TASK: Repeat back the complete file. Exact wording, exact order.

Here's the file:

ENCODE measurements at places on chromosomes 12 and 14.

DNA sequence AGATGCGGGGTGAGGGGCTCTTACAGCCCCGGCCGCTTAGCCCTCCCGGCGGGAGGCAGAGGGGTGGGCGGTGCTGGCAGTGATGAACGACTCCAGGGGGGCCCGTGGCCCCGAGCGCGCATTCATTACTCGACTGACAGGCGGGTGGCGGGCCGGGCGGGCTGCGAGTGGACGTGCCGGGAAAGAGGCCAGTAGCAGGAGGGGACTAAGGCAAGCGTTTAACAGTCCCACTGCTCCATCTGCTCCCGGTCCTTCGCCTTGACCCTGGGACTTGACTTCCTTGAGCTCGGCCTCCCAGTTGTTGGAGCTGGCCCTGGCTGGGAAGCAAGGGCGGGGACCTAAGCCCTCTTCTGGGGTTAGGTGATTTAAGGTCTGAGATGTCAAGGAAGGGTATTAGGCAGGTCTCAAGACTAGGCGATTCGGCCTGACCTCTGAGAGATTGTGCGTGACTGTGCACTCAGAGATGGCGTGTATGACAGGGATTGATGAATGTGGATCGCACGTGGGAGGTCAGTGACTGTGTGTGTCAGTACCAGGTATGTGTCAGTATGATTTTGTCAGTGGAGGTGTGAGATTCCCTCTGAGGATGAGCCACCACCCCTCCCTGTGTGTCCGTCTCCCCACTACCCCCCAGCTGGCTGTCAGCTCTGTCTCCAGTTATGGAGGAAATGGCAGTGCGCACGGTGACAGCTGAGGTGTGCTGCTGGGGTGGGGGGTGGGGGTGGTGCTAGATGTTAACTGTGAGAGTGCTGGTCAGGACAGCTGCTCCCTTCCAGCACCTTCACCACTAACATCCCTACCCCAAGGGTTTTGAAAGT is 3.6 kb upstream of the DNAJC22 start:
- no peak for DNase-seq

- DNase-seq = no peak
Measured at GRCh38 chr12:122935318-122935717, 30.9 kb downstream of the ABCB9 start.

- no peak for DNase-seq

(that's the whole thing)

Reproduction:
ENCODE measurements at places on chromosomes 12 and 14.

DNA sequence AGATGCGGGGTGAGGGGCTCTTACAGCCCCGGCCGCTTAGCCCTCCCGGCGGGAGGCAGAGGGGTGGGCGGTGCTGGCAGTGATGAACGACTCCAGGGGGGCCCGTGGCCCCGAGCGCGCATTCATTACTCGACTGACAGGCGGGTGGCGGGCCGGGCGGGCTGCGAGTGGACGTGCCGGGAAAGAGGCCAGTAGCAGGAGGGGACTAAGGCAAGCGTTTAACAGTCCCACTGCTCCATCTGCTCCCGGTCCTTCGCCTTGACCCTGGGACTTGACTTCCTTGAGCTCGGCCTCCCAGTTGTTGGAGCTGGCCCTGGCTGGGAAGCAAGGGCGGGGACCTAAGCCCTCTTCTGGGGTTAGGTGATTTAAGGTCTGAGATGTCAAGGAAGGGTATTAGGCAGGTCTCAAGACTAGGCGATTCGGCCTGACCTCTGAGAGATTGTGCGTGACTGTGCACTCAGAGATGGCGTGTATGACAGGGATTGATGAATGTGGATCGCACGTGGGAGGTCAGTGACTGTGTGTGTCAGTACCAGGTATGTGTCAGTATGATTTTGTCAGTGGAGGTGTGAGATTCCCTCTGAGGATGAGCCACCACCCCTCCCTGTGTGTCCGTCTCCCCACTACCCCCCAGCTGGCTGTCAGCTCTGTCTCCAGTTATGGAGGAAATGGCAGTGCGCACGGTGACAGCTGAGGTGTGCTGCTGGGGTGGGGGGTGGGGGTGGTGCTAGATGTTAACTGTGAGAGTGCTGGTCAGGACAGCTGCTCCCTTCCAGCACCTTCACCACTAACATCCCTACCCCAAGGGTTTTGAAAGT is 3.6 kb upstream of the DNAJC22 start:
- no peak for DNase-seq

- DNase-seq = no peak
Measured at GRCh38 chr12:122935318-122935717, 30.9 kb downstream of the ABCB9 start.

- no peak for DNase-seq